Exclusive: Cleantech smart-shower builder Rainstick raises $3M
The round's closure is the most recent downpour in the company's flow of accolades and capital.
McFetridge (centre), her husband and co-founder Sean (second from left), and the team at the Interior Design Show in Vancouver (Photo supplied)
Just like the first time I spoke with Alisha McFetridge, financial news was only one of the plaudit-worthy talking points. Sure, her company, Rainstick Shower, has just closed a $3 million round. Sure, investors include high-profile funders Red Thread Ventures, HCM Ventures, and Women's Equity Lab. Sure, more cash came by way of Sustainable Development Technology Canada recently. But, to belabour the bathroom metaphor, the taps have been turned on for a while.
The raise comes in the midst of a nomadic year for the team. McFetridge has experienced extended stays, for example, in Las Vegas for the Consumer Electronics Show, Orlando for the Kitchen and Bath Industry Show, and Toronto for the birth of her niece (she can now add godmother to her list of titles). It’s safe to say, then, that she has been racking up the frequent-flyer miles.
How do you entertain yourself on the 30,000 foot battle against boredom and discomfort? If you’re McFetridge, you dive into the reading material. On one such journey, she received an unexpected surprise. McFetridge started flicking through the available literature in the back-of-seat pouch. She settled on a design magazine: a natural choice enroute to an interior design show, and the founder-equivalent of a student cramming for an exam.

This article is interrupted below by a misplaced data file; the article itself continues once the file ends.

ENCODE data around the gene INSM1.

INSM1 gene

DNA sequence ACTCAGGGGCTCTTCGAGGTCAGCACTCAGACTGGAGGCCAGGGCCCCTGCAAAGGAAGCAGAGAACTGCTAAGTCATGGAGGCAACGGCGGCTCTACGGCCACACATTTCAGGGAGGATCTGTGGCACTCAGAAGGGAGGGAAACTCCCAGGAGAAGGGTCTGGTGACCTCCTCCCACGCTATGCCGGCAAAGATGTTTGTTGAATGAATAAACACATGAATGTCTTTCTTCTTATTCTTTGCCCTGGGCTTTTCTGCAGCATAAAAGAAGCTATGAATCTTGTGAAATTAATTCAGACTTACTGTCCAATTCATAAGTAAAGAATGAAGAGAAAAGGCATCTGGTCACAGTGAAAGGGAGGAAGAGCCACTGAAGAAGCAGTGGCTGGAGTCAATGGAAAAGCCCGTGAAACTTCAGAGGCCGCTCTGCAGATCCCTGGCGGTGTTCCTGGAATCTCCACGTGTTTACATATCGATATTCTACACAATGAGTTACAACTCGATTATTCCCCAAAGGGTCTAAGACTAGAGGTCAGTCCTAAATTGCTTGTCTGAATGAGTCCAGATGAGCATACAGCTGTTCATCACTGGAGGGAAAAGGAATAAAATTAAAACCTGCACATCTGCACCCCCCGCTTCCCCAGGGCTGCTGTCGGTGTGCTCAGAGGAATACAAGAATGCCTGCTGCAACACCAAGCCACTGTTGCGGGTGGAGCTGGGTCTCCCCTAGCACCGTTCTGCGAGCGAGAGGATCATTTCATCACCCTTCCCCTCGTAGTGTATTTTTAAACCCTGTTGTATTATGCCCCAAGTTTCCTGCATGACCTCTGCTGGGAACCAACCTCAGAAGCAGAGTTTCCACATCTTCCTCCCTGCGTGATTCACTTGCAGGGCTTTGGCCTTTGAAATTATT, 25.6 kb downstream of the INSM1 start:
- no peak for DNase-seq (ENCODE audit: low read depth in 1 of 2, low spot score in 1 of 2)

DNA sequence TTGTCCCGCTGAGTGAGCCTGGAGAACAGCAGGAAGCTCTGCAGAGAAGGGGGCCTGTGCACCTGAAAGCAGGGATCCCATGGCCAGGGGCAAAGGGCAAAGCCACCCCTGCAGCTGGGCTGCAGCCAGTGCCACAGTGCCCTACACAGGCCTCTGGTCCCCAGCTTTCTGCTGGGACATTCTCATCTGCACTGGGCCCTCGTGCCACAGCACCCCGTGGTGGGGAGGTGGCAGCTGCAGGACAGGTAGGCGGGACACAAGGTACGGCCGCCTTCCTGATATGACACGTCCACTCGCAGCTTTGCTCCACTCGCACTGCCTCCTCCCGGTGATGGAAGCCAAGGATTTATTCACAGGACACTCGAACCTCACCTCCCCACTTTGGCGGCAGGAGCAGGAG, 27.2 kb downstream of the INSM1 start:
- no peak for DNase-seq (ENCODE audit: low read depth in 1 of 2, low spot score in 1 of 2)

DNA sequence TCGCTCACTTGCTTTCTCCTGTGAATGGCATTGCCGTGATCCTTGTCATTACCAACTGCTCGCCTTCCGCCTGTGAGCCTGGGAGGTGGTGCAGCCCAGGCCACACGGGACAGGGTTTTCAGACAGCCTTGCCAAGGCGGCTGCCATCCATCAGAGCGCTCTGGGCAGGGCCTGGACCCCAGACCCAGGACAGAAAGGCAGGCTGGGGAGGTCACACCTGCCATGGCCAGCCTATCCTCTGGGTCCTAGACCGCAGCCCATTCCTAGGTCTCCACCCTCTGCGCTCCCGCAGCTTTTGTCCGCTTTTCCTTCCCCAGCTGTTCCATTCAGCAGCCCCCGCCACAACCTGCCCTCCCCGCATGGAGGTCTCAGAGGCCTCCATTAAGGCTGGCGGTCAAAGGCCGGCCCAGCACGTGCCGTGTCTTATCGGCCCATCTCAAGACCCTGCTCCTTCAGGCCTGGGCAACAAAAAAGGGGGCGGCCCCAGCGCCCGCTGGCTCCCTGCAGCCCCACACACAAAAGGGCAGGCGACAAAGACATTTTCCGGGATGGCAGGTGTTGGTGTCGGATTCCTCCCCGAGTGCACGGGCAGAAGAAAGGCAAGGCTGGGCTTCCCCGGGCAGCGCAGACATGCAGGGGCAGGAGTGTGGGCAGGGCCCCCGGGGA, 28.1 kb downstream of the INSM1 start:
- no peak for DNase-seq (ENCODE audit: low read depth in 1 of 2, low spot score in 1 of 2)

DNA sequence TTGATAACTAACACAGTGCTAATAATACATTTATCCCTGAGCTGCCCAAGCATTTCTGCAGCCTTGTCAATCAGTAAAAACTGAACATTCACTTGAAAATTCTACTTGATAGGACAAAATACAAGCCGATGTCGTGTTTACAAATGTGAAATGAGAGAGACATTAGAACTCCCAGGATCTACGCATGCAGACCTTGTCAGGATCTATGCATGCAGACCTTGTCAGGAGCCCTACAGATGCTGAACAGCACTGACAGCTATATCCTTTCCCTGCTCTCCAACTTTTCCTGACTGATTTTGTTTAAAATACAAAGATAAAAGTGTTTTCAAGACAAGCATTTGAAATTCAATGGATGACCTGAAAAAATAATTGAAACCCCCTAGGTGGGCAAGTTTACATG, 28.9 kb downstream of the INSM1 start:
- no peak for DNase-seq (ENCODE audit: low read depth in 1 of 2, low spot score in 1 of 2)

“I open up the page,” McFetridge tells me, “and right there in front of me is my own company. I can't believe that. I'm like, ‘Who told these people about this?’ It was so exciting that I screamed on the plane. I think everyone looked around. I had Sean [her husband and co-founder] sitting beside me. It was just a hoot. We couldn't believe it.”
Back on land, McFetridge rushed to buy any copies of the magazine that she could get her hands on. Her colleague, marketing specialist Cheyeanne Almeida, did too. It’s far from the only keepsake from those experiences. At CES, for example, Rainstick beat out 1,800 competitors for Best of Innovation. It was one of just 15 awards dolled out.
Photo credit: Cheyeanne Almeida on LinkedIn.
The company’s shower of accolades continued to flow when the company headed across the country to attend the Kitchen and Bathroom Industry Show (KBIS) in Orlando. Rainstick was part of Kickstarter Zone, dedicated to newer-stage companies or those debuting a new product. The team received the news of their win on the last day of the conference, but the silverware wasn’t the only thing that made them go home happy.
“The thing that really stood out to us,” McFetridge gushes, “is we actually got the Best of Impact Award. I believe there were seven awards that went out. And the other folks that won this award are well-established companies. I mean, we were up against really stiff competition: LG, Kohler, Delta, Moen. Against them, they pick this small Canadian company with this new technology. We felt so humbled, but also overwhelmed with such good feedback.”
The company’s time in Orlando can be linked to at least some of the influx of capital, too. “Rainstick first came on my radar at KBIS,” Leanne Wood, an investor and president of Flying Camel PR (the firm that now represents Rainstick), said in an email. “Attendees and other exhibitors at the show started taking notice when they won a KBIS award and the Kickstarter award for new brands. Having been in the kitchen and bath industry for close to 20 years, I knew that this technology was a game-changer.”